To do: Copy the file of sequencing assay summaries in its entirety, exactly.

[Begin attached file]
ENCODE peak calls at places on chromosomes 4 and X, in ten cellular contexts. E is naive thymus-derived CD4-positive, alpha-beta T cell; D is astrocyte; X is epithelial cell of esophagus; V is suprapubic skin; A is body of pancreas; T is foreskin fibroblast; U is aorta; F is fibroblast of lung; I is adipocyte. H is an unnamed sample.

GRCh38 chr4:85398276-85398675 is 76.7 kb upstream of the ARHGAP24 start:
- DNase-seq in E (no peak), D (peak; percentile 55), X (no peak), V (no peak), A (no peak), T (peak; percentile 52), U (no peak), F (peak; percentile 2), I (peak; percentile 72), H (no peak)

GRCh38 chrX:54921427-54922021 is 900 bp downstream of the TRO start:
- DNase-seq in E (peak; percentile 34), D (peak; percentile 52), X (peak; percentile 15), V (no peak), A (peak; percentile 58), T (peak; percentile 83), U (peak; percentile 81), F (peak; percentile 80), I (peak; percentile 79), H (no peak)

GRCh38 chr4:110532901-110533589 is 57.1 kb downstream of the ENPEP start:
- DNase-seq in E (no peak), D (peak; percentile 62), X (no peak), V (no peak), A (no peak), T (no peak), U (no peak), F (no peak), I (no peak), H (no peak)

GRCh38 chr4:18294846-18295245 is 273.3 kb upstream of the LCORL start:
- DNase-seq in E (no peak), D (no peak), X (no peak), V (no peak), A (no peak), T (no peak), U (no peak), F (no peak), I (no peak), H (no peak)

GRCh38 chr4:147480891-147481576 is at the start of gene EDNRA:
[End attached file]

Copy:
ENCODE peak calls at places on chromosomes 4 and X, in ten cellular contexts. E is naive thymus-derived CD4-positive, alpha-beta T cell; D is astrocyte; X is epithelial cell of esophagus; V is suprapubic skin; A is body of pancreas; T is foreskin fibroblast; U is aorta; F is fibroblast of lung; I is adipocyte. H is an unnamed sample.

GRCh38 chr4:85398276-85398675 is 76.7 kb upstream of the ARHGAP24 start:
- DNase-seq in E (no peak), D (peak; percentile 55), X (no peak), V (no peak), A (no peak), T (peak; percentile 52), U (no peak), F (peak; percentile 2), I (peak; percentile 72), H (no peak)

GRCh38 chrX:54921427-54922021 is 900 bp downstream of the TRO start:
- DNase-seq in E (peak; percentile 34), D (peak; percentile 52), X (peak; percentile 15), V (no peak), A (peak; percentile 58), T (peak; percentile 83), U (peak; percentile 81), F (peak; percentile 80), I (peak; percentile 79), H (no peak)

GRCh38 chr4:110532901-110533589 is 57.1 kb downstream of the ENPEP start:
- DNase-seq in E (no peak), D (peak; percentile 62), X (no peak), V (no peak), A (no peak), T (no peak), U (no peak), F (no peak), I (no peak), H (no peak)

GRCh38 chr4:18294846-18295245 is 273.3 kb upstream of the LCORL start:
- DNase-seq in E (no peak), D (no peak), X (no peak), V (no peak), A (no peak), T (no peak), U (no peak), F (no peak), I (no peak), H (no peak)

GRCh38 chr4:147480891-147481576 is at the start of gene EDNRA: